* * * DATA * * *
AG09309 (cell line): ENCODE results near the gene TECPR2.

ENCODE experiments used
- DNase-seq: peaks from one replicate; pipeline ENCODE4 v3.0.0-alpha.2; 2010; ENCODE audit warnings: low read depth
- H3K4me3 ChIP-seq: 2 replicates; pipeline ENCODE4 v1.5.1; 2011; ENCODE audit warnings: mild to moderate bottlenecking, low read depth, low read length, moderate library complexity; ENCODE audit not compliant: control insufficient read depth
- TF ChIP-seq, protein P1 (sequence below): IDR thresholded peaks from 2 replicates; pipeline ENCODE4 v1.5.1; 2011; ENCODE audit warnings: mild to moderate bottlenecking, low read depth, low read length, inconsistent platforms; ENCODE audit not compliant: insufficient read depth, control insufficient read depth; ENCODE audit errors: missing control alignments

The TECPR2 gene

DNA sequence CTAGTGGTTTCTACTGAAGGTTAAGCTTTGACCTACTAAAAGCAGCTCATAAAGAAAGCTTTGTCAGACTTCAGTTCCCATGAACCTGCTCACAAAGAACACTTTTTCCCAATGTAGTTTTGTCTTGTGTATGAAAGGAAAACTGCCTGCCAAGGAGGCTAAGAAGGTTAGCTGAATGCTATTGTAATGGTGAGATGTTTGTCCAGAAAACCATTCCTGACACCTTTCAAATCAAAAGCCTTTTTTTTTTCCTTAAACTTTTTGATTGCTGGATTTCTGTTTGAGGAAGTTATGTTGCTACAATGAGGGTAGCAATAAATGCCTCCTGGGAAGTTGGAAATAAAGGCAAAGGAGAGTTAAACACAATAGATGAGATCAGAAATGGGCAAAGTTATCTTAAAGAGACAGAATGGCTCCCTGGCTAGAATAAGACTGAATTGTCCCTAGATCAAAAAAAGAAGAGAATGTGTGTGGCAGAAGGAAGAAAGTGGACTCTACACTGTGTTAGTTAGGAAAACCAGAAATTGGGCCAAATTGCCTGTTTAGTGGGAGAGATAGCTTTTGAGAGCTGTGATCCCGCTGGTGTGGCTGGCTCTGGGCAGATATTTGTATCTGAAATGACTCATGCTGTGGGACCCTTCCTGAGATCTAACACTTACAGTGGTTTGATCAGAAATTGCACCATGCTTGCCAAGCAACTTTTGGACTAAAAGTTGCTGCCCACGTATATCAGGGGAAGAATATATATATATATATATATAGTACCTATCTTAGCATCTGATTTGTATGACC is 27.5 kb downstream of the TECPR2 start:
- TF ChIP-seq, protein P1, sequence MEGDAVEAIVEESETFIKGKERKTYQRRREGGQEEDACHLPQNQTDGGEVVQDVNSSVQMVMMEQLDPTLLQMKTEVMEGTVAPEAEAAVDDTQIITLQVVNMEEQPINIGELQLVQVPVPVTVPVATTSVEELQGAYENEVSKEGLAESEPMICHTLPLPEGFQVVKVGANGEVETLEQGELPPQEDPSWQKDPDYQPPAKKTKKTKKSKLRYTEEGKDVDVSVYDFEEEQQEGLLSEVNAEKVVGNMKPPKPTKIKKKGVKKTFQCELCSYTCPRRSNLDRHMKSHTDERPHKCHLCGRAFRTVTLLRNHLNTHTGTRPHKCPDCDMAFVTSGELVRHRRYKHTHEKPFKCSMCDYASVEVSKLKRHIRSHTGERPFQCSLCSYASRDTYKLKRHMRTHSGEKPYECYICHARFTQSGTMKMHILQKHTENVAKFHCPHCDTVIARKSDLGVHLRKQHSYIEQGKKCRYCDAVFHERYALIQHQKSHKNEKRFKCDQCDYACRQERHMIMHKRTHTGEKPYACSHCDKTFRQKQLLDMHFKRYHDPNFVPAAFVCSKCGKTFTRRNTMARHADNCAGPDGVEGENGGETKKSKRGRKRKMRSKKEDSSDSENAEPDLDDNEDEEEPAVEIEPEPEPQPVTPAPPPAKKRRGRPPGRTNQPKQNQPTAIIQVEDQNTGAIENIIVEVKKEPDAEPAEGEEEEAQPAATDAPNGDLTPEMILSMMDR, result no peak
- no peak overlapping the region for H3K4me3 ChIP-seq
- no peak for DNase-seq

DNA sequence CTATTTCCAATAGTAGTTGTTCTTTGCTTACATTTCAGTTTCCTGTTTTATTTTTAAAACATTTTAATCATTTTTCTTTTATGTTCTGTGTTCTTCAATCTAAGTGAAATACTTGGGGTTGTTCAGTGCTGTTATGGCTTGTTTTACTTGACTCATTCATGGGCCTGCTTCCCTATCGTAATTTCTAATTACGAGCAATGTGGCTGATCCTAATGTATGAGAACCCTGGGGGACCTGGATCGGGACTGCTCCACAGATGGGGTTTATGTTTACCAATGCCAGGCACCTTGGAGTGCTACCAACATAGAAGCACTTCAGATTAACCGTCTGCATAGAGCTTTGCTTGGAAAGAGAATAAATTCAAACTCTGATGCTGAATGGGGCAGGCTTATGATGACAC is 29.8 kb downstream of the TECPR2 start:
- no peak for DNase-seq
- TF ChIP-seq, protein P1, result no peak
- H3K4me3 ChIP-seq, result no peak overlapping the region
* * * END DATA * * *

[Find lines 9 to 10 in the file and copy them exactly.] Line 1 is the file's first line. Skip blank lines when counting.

- no peak overlapping the region for H3K4me3 ChIP-seq
- no peak for DNase-seq